Saturday, October 2, 2010

Stealing Home

My daughter and I attended our last baseball game of the regular season last night. The Rangers did not win, but it was an exciting game nonetheless -- in part because Josh Hamilton was back in the outfield, diving for fly balls with the same abandon that put him on the DL for most of the month of September; and partly because of this thrilling bit of base running that tied the game for us in the bottom of the ninth.

It was the first time my daughter -- a new baseball fan this season -- had ever seen anyone steal home, and she was impressed. I'll have to show her that it can be even more impressive than that...regardless of what Yogi thought.

Wednesday, September 29, 2010

The End of Time

All of a sudden, cosmology seems to be the sexy topic in the mainstream media's coverage of science. (Could Stephen Hawking have anything to do with that?)

Here is what seems to me a rather scatterbrained bit of speculation on the way in which the laws of physics and probability dictate that time will have to come to an end sometime within the next, oh, 3.7 billion years. (Nothing lends scientific credibility to a number like a decimal point, does it?)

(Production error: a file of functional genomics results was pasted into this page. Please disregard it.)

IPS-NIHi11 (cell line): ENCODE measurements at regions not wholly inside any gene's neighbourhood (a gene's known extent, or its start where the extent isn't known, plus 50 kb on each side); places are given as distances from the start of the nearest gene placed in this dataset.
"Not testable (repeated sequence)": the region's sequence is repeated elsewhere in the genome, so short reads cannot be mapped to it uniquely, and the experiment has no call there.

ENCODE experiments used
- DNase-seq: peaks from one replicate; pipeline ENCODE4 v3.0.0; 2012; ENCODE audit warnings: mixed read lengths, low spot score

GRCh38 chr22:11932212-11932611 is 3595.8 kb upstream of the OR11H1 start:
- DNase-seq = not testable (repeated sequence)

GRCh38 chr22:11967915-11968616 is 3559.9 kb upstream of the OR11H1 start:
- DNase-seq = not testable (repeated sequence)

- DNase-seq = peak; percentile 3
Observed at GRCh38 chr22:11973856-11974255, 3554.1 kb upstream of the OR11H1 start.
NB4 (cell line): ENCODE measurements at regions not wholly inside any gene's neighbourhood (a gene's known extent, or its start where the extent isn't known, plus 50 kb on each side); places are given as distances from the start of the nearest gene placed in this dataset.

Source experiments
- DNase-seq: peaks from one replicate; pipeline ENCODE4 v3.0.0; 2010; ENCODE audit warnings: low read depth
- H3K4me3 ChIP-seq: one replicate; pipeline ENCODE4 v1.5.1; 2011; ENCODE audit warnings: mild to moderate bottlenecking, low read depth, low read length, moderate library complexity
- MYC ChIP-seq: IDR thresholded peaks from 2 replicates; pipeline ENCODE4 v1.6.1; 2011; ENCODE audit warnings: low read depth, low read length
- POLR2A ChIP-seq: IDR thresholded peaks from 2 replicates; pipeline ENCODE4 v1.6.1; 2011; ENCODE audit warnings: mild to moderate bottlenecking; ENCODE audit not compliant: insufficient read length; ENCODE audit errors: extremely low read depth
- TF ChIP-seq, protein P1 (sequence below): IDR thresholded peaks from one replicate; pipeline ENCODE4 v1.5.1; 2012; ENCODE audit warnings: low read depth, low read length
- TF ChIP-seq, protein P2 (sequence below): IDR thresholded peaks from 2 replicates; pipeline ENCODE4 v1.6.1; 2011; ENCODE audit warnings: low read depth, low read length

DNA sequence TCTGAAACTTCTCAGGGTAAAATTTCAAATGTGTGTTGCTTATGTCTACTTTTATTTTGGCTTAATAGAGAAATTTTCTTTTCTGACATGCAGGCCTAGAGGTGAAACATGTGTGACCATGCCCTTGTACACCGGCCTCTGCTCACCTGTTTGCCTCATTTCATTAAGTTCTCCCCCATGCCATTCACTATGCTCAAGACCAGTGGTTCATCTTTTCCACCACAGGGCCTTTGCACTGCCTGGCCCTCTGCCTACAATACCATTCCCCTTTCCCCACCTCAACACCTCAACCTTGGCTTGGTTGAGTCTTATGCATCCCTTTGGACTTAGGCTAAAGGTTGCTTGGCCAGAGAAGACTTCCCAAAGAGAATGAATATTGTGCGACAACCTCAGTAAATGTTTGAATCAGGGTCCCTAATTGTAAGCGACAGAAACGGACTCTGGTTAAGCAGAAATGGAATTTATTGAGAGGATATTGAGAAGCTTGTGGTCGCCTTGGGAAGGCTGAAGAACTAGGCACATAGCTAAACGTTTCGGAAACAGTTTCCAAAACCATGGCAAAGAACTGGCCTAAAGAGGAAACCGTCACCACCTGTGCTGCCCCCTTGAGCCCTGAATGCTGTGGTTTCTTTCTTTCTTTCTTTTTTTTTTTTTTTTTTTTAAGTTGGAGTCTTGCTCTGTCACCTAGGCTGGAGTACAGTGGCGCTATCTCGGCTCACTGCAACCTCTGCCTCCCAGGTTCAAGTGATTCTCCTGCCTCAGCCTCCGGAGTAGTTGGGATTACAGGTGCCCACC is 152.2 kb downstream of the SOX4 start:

I'd be more inclined to dismiss this bit of speculation as quickly as I do most cosmological ruminations if it weren't for a single line in the story that seems to ring true for some reason. The scientists involved "don't know what kind of catastrophe will cause the end of time, but they do say that we won't see it coming."


Hmmm. Do they mean it will be sort of like "a thief in the night"?

Monday, September 27, 2010

"Expert in Humanity"

I'm reading Dayspring, a novel by Harry Sylvester. It's set in New Mexico (which is how it caught my attention--yes, I'm still on my New Mexico kick) and has as its central character an anthropologist who fakes (sort of) a conversion to Catholicism in order to gain access to the Penitentes, members of a secret brotherhood that imposes extreme forms of penance--chiefly flagellation--on its members and that has had a tense relationship with the Catholic hierarchy through most of its history.

After his pretended conversion, the anthropologist finds himself becoming more and more authentically Catholic in his outlook and sensibilities.  In one passage, he marvels at all the ways in which the Church's teaching represents a very wise and commonsensical approach to matters of human behavior.